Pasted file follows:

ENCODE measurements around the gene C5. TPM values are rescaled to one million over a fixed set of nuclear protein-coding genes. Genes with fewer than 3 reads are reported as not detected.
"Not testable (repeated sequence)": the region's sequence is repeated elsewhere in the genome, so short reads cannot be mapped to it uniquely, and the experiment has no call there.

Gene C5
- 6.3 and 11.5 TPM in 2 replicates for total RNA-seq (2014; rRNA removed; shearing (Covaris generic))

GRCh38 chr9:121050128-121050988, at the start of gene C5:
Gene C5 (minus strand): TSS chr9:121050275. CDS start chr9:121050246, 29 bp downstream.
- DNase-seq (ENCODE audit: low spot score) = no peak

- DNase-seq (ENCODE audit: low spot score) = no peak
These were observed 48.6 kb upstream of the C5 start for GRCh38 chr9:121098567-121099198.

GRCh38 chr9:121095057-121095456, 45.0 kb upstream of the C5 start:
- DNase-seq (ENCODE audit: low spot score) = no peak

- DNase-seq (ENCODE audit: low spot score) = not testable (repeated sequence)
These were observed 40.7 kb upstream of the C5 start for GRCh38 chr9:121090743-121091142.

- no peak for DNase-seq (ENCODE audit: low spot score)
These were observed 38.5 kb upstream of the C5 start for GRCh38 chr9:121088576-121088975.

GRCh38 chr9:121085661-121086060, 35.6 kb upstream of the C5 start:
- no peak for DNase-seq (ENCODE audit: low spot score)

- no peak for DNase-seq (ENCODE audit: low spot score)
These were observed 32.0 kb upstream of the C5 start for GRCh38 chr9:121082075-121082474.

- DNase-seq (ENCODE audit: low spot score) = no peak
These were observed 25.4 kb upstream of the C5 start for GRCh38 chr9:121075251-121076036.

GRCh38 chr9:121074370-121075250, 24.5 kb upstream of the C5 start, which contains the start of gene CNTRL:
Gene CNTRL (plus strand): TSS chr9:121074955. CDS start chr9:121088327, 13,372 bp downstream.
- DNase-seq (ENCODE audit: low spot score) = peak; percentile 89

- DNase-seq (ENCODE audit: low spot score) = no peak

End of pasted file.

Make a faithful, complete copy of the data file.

ENCODE measurements around the gene C5. TPM values are rescaled to one million over a fixed set of nuclear protein-coding genes. Genes with fewer than 3 reads are reported as not detected.
"Not testable (repeated sequence)": the region's sequence is repeated elsewhere in the genome, so short reads cannot be mapped to it uniquely, and the experiment has no call there.

Gene C5
- 6.3 and 11.5 TPM in 2 replicates for total RNA-seq (2014; rRNA removed; shearing (Covaris generic))

GRCh38 chr9:121050128-121050988, at the start of gene C5:
Gene C5 (minus strand): TSS chr9:121050275. CDS start chr9:121050246, 29 bp downstream.
- DNase-seq (ENCODE audit: low spot score) = no peak

- DNase-seq (ENCODE audit: low spot score) = no peak
These were observed 48.6 kb upstream of the C5 start for GRCh38 chr9:121098567-121099198.

GRCh38 chr9:121095057-121095456, 45.0 kb upstream of the C5 start:
- DNase-seq (ENCODE audit: low spot score) = no peak

- DNase-seq (ENCODE audit: low spot score) = not testable (repeated sequence)
These were observed 40.7 kb upstream of the C5 start for GRCh38 chr9:121090743-121091142.

- no peak for DNase-seq (ENCODE audit: low spot score)
These were observed 38.5 kb upstream of the C5 start for GRCh38 chr9:121088576-121088975.

GRCh38 chr9:121085661-121086060, 35.6 kb upstream of the C5 start:
- no peak for DNase-seq (ENCODE audit: low spot score)

- no peak for DNase-seq (ENCODE audit: low spot score)
These were observed 32.0 kb upstream of the C5 start for GRCh38 chr9:121082075-121082474.

- DNase-seq (ENCODE audit: low spot score) = no peak
These were observed 25.4 kb upstream of the C5 start for GRCh38 chr9:121075251-121076036.

GRCh38 chr9:121074370-121075250, 24.5 kb upstream of the C5 start, which contains the start of gene CNTRL:
Gene CNTRL (plus strand): TSS chr9:121074955. CDS start chr9:121088327, 13,372 bp downstream.
- DNase-seq (ENCODE audit: low spot score) = peak; percentile 89

- DNase-seq (ENCODE audit: low spot score) = no peak